HILTON HEAD ISLAND, S.C. (AP) — Help Wanted signs are posted across South Carolina's Hilton Head Island as employers say it's harder than ever to find hospitality workers.
The Island Packet of Hilton Head reports (http://bit.ly/2b0r8wf ) that while there were signs of the shortage about a decade ago, it is now is causing problems for hotels, restaurants and other businesses.
One hotel delayed the opening of a pool bar this year because it could find no one to staff it while another resort says it could use at least 50 more workers.
An estimated 8,400 workers are needed to serve a tourism industry that now attracts about 2.6 million visitors yearly.
The newspaper reports the worker shortage is expected to get worse as rents on the island increase and new jobs are created on the mainland, allowing some workers to avoid long commutes to Hilton Head.
The worry is that visitors to the upscale island may soon see the effects of the shortage.
"Today, what's happening behind the scenes is those employers are scrambling to find ways to get those positions filled," said Hilton Head Mayor David Bennett. "And at some point, it could be that they just aren't able to scramble anymore."
The newspaper reports that Aunt Chilada's Easy Street Cafe had its main dining room closed from May through mid-June because it was short on servers and hosts. A new Zaxby's restaurant opened a week behind schedule in April because it couldn't find enough staff, while Reilley's Bar and Grill has been looking for more than a year for a second chef.
"It's certainly not ideal and requires a lot more work than it should," said Tim Freisen, general manager of The Westin. He said at the start of the tourism season, the resort closes its seasonal restaurants two days a week because it doesn't have enough workers.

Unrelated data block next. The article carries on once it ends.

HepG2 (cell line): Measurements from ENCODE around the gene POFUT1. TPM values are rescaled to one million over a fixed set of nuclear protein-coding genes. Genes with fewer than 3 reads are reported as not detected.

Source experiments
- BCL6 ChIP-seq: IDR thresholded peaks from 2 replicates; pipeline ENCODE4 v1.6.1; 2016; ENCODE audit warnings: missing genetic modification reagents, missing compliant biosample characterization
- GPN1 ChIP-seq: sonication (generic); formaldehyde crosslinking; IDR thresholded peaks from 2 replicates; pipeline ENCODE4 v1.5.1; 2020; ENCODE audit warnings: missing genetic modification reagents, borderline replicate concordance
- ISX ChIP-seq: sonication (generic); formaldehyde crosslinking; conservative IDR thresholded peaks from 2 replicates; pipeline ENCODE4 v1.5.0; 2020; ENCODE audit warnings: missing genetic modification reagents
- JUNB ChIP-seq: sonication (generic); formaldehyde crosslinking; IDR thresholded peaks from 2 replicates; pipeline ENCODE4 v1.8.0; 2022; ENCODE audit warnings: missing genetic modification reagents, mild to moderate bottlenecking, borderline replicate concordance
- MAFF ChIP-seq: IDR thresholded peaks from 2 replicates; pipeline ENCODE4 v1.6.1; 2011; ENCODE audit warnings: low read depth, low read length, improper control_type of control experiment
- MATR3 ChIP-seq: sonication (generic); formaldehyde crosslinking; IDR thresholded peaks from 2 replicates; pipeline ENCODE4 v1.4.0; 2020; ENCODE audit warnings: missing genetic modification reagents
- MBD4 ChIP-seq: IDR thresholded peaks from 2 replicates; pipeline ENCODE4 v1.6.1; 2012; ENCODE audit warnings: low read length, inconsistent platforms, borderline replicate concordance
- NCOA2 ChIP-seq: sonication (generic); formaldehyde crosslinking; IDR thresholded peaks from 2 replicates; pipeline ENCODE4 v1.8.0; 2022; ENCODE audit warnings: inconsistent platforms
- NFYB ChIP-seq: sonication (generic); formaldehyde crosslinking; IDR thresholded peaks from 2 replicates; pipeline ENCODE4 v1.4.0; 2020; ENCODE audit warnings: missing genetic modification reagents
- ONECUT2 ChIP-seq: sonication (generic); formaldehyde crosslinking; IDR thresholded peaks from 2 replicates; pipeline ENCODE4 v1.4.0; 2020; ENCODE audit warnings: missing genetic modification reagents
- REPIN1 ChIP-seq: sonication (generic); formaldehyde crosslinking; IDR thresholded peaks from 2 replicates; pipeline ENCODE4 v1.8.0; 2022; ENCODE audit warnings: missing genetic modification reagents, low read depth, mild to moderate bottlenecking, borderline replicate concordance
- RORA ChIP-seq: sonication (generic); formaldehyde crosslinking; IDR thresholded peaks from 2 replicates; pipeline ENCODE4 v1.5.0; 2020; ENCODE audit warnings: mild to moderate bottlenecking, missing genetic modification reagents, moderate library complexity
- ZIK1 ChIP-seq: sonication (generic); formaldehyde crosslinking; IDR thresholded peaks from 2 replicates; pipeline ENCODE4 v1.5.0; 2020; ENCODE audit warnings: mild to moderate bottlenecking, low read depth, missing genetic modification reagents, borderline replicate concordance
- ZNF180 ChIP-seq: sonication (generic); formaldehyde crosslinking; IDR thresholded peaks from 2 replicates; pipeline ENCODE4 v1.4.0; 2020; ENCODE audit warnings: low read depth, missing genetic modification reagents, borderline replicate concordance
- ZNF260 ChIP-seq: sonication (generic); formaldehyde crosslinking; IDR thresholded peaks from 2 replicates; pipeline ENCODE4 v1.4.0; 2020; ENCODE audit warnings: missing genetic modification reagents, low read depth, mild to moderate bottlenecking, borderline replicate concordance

"Forget about getting qualified employees. Sometimes, you just need a warm body," added Steve Carb, president of Hilton Head's the SERG restaurant group, which operates six restaurants on the island.
Among the reasons for the shortage is the growth of Bluffton on the mainland side of the island.
"The reality is that it is absolutely cutting into who we're able to hire," said Jay Wiendl, general manager of The Sonesta Resort on Hilton Head.
Bluffton, which two decades ago was a sleepy town of about 1,300, now has nearly 17,000 residents. While in 2002, the town had about 1,400 restaurant jobs, it has more than 4,000.
"People are realizing: 'Why cross the bridge when I can just walk to work in Bluffton?'" said Bluffton Mayor Lisa Sulka.
Not only is it closer, Bluffton rents are generally cheaper for hospitality workers.
Information from: The Island Packet, http://www.islandpacket.com